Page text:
- The presence of juvenile idiopathis arthritis (JIA) is associated with alterations in HDL particle distribution, cholesterol efflux and non-lipid transporting activities, which have implications for cardiovascular risk,
- Prospective cross-sectional matched characteristic study of 44 patients, comprising 29 adolescents and young adults with JIA and 15 controls.
- The disease group were aged 10-35 years.
- JIA patients demonstrated lower levels of HDL cholesterol [47.0 (40.0, 56.0) vs. 56.0 (53.0, 61.0) mg/dL, P=0.04], total HDL [29.5 (27.9, 32.3) vs. 32.9 (31.6, 36.3) mg/dL, P=0.05] and large HDL [5.1 (3.7, 7.3) vs. 8.0 (6.7, 9.7) mg/dL, P=0.04] particles.
- JIA patients demonstrated greater cholesterol efflux mediated via ATP binding cassette A1 (ABCA1) [17.3% (12.8, 19.7) vs. 10.0% (5.8, 16.0), P=0.05] and less efflux mediated via ATP binding cassette G-1 (ABCG1) [3.2% (2.0, 3.9) vs. 4.8% (3.5, 5.8), P=0.01] and SR-B1 [6.9% (6.0, 8.4) vs. 9.1% (8.6, 10.2), P=0.002] compared with controls.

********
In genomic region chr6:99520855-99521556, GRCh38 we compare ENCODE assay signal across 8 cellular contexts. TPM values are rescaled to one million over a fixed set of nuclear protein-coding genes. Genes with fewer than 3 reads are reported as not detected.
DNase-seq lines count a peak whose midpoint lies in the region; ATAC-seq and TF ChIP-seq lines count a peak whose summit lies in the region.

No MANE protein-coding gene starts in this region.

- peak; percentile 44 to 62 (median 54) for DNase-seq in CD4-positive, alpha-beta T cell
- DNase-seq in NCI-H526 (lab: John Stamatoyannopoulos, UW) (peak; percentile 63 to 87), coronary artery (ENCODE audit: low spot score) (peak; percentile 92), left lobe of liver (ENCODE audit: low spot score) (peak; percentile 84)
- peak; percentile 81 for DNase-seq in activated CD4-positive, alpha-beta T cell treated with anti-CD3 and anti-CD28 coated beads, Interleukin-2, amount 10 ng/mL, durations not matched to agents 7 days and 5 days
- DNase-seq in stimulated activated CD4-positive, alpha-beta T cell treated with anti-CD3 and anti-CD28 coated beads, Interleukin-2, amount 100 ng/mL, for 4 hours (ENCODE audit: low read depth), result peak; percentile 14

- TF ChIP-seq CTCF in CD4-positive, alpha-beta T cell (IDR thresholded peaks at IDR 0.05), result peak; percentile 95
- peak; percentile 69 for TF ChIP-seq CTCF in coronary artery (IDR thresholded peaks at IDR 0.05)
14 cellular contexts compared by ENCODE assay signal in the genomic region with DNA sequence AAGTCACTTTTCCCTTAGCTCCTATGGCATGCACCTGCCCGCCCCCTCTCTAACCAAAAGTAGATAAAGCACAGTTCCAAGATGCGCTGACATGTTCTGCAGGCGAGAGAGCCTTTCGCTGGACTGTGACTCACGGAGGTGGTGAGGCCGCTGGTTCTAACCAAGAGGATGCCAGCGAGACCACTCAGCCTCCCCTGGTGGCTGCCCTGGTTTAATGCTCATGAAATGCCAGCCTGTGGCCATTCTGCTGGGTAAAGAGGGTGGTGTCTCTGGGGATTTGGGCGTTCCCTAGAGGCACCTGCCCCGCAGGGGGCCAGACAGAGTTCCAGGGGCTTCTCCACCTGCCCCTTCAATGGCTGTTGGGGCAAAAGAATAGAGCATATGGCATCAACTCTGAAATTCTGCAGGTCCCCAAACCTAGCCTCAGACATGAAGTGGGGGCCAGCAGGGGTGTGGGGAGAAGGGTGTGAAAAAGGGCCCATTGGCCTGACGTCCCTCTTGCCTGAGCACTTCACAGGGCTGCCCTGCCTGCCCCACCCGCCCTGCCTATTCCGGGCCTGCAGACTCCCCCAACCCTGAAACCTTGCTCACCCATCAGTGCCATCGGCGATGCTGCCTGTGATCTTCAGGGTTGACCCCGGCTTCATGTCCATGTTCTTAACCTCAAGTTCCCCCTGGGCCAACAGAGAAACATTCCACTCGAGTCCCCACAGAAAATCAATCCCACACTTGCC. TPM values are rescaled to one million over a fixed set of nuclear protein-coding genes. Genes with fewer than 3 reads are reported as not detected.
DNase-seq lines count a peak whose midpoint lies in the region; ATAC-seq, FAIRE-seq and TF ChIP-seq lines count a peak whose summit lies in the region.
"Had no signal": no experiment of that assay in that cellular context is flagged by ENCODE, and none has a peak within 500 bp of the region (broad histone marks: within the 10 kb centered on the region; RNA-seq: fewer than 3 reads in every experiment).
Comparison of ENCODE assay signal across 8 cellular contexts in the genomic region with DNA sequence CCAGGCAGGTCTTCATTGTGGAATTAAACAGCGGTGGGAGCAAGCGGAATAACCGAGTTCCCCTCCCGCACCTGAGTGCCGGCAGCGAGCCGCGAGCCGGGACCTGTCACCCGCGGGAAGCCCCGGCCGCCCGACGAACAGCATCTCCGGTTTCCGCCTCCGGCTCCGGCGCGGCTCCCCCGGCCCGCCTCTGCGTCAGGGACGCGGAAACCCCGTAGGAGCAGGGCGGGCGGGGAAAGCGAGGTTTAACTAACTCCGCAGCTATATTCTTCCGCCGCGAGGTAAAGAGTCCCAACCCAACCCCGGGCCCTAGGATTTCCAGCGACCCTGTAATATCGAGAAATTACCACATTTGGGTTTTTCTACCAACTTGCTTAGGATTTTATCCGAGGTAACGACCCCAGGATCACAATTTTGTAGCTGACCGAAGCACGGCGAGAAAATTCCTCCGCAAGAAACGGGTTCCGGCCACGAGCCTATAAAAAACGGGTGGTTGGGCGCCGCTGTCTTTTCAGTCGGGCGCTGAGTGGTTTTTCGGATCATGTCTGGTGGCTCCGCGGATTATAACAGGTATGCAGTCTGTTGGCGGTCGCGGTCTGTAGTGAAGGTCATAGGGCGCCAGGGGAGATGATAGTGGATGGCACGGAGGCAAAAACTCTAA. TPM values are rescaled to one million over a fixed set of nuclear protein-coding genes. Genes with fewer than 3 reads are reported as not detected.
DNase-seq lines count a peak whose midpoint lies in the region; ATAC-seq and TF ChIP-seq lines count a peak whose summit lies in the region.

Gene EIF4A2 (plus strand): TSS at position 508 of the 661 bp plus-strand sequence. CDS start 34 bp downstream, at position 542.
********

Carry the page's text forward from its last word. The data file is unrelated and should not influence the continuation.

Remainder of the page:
- Exposing macrophages to serum from JIA patients resulted in a smaller increase in mRNA expression of ABCA1 (2.0±0.95 vs. 7.1±5.7 fold increase, P=0.01) and greater increases in expression of ABCG1 [1.4 (0.9, 1.5) vs. 0.8 (0.7, 1.1) fold increase, P=0.04] and SR-B1 (1.3±0.47 vs. 0.7±0.3 fold increase, P=0.001) compared with controls.
- No differences in cIMT were observed between JIA patients and controls.
- Conducted in a small cohort and the study design did not allow for longitudinal follow-up to determine effects of these changes in HDL functionality on clinical outcomes.
Why This Matters
- These abnormalities could translate to subclinical atherosclerosis and cardiovascular risk, and whether they identify an individual who requires more aggressive cardiovascular risk modification or if they respond to intensification of anti-inflammatory therapy should be examined in future and larger cohorts.